Students should be excluded from the Government's immigration target, according to a think-tank.
The Institute for Public Policy Research said the number of students coming to the UK is falling in part because of efforts to cut net migration to the tens of thousands.
It called for ministers to split the net migration target into individual components, such as workers and family migrants, and set aims for each flow.
Students should be classed as temporary rather than permanent migrants, and should not be subject to a target, according to the IPPR.
The think-tank also claimed data suggests the Government could be relying on an overestimate of the number of non-EU students who stay on in the UK after completing their studies to inform policy.
Its report said: "This means that Government policy could be focused on driving out tens of thousands of people who may no longer be in the UK. The estimate the Government uses is not reliable enough to guide policy."
Marley Morris, research fellow at the IPPR, said: "Our research suggests that many of the students they are targeting may be phantom students who are no longer in the country.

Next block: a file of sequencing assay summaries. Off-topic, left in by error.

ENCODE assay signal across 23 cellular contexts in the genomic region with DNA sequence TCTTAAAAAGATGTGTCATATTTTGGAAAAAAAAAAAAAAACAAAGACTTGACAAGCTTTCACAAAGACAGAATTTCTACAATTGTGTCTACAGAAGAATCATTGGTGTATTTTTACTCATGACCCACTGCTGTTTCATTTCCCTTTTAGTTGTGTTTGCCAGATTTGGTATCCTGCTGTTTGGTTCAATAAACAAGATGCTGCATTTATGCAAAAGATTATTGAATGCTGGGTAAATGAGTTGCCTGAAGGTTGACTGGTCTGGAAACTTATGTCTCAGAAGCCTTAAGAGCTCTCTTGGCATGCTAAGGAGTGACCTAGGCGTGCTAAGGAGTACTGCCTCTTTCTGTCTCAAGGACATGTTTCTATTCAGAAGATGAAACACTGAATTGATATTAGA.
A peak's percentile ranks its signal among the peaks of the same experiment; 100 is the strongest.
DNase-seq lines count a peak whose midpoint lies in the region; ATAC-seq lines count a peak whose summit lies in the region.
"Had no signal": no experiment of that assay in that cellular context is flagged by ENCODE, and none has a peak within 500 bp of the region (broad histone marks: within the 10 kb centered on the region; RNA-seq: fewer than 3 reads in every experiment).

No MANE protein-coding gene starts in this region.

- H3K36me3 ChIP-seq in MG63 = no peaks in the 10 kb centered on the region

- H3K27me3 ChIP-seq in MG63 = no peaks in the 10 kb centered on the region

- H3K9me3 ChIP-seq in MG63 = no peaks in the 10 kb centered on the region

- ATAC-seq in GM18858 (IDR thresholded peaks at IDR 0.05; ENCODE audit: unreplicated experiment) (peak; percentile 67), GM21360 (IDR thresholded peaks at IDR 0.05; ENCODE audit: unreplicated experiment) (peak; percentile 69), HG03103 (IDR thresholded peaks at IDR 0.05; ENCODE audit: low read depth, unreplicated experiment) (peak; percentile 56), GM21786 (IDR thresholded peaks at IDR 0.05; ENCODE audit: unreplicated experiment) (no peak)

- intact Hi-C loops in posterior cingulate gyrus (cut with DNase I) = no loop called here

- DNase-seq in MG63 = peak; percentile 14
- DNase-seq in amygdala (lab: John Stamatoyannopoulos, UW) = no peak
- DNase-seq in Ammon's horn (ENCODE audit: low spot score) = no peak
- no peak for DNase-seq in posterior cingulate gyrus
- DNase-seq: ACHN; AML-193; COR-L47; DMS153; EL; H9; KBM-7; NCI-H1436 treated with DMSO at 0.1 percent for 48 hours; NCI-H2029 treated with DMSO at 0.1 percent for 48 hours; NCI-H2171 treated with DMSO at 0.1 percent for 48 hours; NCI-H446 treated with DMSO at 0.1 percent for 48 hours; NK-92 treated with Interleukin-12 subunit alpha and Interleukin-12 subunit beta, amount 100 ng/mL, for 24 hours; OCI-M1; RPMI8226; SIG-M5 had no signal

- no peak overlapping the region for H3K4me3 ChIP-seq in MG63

"Following the Brexit vote the Government should be doing all it can to secure investment in the UK.
"But its current self-destructive policy is deterring genuine international students and putting the billions they bring to the UK at real risk."
The IPPR also recommended that the Government draw up a 10-year plan for expanding the international education sector, and appoint a minister for international education.
Figures released last month showed that, in the year ending in March, long-term immigration to the UK for study fell to the lowest estimated level since 2007.
A Home Office spokesman said: "We continue to welcome the brightest and best to our world-class institutions.
"We are also committed to bringing net migration down to sustainable levels as soon as possible and are looking at all visa routes as part of that work."